Conversation Speech Bubble

Facilitating Class Discussions and Navigating Difficult Conversations

There is an art to leading discussions in class that begins by considering your Student Learning Outcomes: What do you hope students will learn during a conversation? Is the focus on course content, skills, dispositions, or all three? What strategies do you look to use for extending students’ thinking and encouraging critical analysis, and for broadening student perspectives?

Course content can sometimes spark controversy or serious disagreement. Students who are passionate about their point of view may not always be willing to consider other perspectives. Some students will need help learning to engage in respectful discourse when there are differences of opinion. Even when you have created an inclusive classroom environment, there will be times when students actively disagree or become upset at statements made by their peers.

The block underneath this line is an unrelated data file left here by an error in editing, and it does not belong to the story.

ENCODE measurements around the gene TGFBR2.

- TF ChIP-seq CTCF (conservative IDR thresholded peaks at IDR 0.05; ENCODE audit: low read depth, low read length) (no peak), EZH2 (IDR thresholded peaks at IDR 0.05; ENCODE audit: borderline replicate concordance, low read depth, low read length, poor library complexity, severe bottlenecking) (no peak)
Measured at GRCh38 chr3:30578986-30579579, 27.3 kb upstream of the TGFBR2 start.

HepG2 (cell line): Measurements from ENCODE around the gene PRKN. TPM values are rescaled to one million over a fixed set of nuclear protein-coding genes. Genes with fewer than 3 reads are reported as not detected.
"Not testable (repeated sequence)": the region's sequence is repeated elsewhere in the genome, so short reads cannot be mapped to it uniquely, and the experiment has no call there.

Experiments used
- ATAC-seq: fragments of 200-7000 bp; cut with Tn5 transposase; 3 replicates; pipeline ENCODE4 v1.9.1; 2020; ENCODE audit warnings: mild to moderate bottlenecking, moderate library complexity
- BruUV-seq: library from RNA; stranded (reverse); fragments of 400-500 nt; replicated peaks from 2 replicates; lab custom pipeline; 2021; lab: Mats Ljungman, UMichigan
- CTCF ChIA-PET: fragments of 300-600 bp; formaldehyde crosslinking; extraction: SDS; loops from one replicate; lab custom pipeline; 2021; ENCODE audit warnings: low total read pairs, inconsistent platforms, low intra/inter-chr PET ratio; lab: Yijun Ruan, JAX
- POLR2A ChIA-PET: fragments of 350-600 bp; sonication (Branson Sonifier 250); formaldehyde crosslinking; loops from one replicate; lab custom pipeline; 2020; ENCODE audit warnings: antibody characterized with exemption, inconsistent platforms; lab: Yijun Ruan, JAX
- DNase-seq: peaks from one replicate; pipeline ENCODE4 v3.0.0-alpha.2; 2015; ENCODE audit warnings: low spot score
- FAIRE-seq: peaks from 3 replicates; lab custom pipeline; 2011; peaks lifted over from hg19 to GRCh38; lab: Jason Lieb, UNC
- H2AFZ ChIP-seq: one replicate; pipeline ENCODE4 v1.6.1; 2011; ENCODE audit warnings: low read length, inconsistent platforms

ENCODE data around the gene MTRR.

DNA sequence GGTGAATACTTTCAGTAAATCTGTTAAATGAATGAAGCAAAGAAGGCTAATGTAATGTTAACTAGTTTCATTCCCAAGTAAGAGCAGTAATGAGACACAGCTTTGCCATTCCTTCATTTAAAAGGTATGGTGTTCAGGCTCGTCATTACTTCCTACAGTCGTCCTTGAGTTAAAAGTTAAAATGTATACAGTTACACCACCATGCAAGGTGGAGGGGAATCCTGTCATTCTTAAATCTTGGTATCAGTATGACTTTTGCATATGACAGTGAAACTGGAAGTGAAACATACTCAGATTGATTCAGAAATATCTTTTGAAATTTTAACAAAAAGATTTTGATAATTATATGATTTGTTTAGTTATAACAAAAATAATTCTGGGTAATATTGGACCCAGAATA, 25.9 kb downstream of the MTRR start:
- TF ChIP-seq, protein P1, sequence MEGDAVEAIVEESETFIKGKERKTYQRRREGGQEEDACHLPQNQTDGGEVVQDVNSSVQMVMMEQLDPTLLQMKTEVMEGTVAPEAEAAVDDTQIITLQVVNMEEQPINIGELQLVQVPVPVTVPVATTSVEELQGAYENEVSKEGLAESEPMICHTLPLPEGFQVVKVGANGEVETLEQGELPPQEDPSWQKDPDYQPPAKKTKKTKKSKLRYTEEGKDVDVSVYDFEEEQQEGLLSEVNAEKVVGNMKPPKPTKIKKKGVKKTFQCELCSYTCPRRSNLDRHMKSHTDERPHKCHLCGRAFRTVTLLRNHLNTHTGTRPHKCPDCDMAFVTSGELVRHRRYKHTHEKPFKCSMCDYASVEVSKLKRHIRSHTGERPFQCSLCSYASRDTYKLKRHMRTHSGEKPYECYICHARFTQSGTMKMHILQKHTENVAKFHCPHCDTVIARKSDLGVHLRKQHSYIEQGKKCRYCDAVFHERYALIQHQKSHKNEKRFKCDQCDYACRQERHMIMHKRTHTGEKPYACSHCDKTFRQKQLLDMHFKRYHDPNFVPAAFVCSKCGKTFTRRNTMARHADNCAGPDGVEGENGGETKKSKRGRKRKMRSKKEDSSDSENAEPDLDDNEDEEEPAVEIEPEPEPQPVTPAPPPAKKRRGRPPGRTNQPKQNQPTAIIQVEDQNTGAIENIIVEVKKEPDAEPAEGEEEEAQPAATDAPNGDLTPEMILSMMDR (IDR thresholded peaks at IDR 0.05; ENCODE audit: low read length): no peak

(Note: Some of the ideas below are from Leena Jayaswal, School of Communication.)

1. Think about what you hope students will gain from the discussion.

Is the goal to expand student perspectives on a topic or are you looking for consensus? Do students need to choose a particular viewpoint or are you asking them to analyze the benefits and challenges of several? Is a debate an appropriate format for what you would like to accomplish? Other factors to consider are:

  • Strategies for engaging more rather than fewer students in the discussion. In large classes, this might mean dividing into smaller groups for conversation
  • Thinking about how you group students for small group activities
  • Creating context for the discussion by linking it to prior class sessions or readings or asking students to relate the conversation to other courses with similar themes
  • Reminding students to bring notes or bullet points about the reading to class (when there has been an assigned reading)
  • If it is a new topic you have not yet addressed, you might start by asking students what they already know about it or how they perceive the issue